Whenever there is substantial nasal lining deficiency as in case numbers 12 and 13, this is reconstructed by folding of the expanded forehead skin. In some cases, the sole use of bone grafts can achieve reasonable nasal projection without skin coverage (case numbers 1–3), but because bone grafts do not grow with the same rate of the growing face in young children, this should be repeated as required. In most of the cases, the iliac bone grafts are used to augment the nasal dorsum. In some cases, the lower septum and columella were reconstructed by costochondral cartilage graft in addition to bone grafts.

Back to Top | Article Outline

DISCUSSION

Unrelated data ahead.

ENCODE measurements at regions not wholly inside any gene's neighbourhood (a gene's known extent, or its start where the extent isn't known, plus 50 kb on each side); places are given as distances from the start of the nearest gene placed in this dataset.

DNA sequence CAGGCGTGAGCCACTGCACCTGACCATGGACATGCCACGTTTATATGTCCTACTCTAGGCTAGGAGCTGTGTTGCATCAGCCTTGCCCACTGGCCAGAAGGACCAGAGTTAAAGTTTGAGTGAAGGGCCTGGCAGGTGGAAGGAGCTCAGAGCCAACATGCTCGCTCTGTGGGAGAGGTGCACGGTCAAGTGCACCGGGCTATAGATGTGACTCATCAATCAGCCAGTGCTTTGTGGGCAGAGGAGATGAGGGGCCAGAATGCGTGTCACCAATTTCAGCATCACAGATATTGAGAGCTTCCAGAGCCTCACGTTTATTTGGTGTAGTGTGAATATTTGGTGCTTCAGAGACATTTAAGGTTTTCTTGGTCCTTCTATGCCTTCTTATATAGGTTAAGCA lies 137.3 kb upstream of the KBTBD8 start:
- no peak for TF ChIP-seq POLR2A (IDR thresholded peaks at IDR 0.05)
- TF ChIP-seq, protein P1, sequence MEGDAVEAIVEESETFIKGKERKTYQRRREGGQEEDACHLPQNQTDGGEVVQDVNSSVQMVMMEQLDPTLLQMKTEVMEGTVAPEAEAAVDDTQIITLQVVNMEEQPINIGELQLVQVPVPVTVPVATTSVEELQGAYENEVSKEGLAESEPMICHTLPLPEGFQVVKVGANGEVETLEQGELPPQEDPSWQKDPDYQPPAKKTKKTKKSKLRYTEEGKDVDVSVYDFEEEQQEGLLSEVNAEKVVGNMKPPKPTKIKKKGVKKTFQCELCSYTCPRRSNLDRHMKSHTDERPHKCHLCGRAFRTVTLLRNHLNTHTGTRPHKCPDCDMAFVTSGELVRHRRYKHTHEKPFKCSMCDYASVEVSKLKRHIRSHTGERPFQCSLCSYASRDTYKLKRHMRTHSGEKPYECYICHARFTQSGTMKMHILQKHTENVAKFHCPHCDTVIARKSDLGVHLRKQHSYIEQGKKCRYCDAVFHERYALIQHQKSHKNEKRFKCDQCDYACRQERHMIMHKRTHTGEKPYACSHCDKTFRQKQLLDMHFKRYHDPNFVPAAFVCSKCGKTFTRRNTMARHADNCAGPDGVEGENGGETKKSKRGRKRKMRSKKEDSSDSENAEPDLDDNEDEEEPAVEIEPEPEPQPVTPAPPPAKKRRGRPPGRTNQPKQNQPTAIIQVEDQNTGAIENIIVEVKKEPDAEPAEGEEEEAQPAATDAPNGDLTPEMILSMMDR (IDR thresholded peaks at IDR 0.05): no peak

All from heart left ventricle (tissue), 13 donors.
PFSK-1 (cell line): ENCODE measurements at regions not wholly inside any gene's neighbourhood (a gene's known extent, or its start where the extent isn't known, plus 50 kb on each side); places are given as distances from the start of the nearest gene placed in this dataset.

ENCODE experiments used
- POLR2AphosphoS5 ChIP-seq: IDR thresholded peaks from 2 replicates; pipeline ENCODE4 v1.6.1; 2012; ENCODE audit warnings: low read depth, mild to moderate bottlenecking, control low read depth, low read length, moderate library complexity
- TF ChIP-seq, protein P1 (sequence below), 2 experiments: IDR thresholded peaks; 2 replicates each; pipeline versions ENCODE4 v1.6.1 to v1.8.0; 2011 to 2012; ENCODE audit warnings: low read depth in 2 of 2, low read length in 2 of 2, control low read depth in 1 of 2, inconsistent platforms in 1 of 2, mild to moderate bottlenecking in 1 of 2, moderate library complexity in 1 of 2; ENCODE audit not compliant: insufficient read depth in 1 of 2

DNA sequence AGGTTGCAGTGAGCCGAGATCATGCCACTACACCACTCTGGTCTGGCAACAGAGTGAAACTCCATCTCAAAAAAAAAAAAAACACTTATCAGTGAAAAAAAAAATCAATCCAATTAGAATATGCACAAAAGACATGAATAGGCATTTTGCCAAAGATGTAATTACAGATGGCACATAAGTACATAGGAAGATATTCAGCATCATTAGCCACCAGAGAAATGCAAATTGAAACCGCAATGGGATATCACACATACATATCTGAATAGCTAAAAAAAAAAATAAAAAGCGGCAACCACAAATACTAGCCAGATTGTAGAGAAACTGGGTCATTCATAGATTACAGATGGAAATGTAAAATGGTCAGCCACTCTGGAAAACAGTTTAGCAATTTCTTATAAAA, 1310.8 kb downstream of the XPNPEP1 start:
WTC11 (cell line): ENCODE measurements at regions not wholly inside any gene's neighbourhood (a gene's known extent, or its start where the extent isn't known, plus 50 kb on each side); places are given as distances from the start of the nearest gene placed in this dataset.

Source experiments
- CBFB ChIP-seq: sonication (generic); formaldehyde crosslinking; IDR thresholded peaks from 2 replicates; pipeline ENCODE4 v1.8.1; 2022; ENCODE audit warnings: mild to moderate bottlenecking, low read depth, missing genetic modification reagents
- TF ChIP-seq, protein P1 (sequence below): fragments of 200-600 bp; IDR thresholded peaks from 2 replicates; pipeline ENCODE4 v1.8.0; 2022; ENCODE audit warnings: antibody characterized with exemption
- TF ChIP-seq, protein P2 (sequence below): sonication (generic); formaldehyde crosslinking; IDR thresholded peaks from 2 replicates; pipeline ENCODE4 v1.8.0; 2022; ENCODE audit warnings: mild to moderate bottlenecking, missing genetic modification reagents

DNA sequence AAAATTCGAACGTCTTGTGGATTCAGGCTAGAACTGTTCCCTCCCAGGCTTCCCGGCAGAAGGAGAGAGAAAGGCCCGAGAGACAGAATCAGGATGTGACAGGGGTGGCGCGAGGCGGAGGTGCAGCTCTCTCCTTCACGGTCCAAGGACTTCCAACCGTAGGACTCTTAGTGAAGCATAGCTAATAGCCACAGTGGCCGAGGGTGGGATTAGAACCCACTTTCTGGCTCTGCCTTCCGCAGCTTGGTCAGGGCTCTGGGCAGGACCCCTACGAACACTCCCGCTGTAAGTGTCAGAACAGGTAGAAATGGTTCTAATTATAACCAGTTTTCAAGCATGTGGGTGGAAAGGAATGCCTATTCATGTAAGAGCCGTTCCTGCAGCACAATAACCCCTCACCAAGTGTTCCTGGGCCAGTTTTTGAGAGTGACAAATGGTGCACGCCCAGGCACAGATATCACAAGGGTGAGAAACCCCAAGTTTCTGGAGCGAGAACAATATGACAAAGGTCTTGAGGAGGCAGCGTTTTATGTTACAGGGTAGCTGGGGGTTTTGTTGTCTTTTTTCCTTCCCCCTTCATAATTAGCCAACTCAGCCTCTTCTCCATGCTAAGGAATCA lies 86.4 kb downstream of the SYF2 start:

In the largest series reported, Ortiz Monsaterio (1987) reviewed 345 atypical facial clefts treated over 20-year period, only 2.2% (146 patients) had nasal clefts corresponding to types 0, 1, 2, and 3 of Tessier’s classification. They were distributed as follows: 92 patients have Tessier’s 0 (63%), 16 patients have Tessier’s 1 (10.9%), 23 patients have Tessier’s 2 (15.7%), and 15 patients have Tessier’s 3 (10.3%).4 In our study, a total of 32 facial clefts have been encountered, of which 15 patients had atypical nasal clefts, 3 cases with Tessier’s cleft number 0 (20%), 8 cases with Tessier’s cleft numbers 0 to 14 (53%), and 4 cases with Tessier’s cleft numbers 3 to 11 and 3 to 12 (27%). After examining the deformity, we decided the plan of management and sequence of reconstructive steps. The goal of reconstruction is to restore the normal aesthetic anatomy and normal function of the nose, and the reconstruction involves the skeletal framework of the nose (bony for the bridge and cartilaginous for the septum and columella), skin coverage, and nasal lining. Repair of congenital nasal clefts cannot be done regardless of associated anomalies as hypertelorbitism or cleft lip. For example, correction of hypertelorism is considered an important step in repairing nasal cleft. Hypertelorism is usually done before nasal reconstruction, but in case number 4 the surgeons and the patient had agreed that the hypertelorism was too mild for a major surgery, whereas in case number 6 the lower part of the nose was reconstructed by bilateral Z-plasties at the age of 2 years to improve the face till orbital bipartition that can be done 2 years later. When the skin deficiency is large, as in cases of severe hypoplasia of half nose, the expanded forehead flaps can be used. Iliac bone grafts for upper nasal defects and costochondral grafts for lower nasal defects achieve skeletal nasal reconstruction. The iliac bone is characterized by bulkiness and hardness, so that the harvested bone segment can be easily shaped for contouring the nose. Also, harvesting iliac bone graft is characterized by easy access and a well-hidden scar. However, bone grafts do not grow in same proportion to the growing skull of the child, so they are repeated with growth of the child. In cases with bifid nasal bone without hypoplasia, the deformity can be corrected by medialization of nasal bones by bilateral basal osteotomies. Restoring normal aesthetic anatomy usually needs cartilage graft; the costal cartilage was the preferred donor site. Whenever skin is needed for columellar reconstruction, it was obtained from the upper lip, especially in median facial cleft (Fig. 7).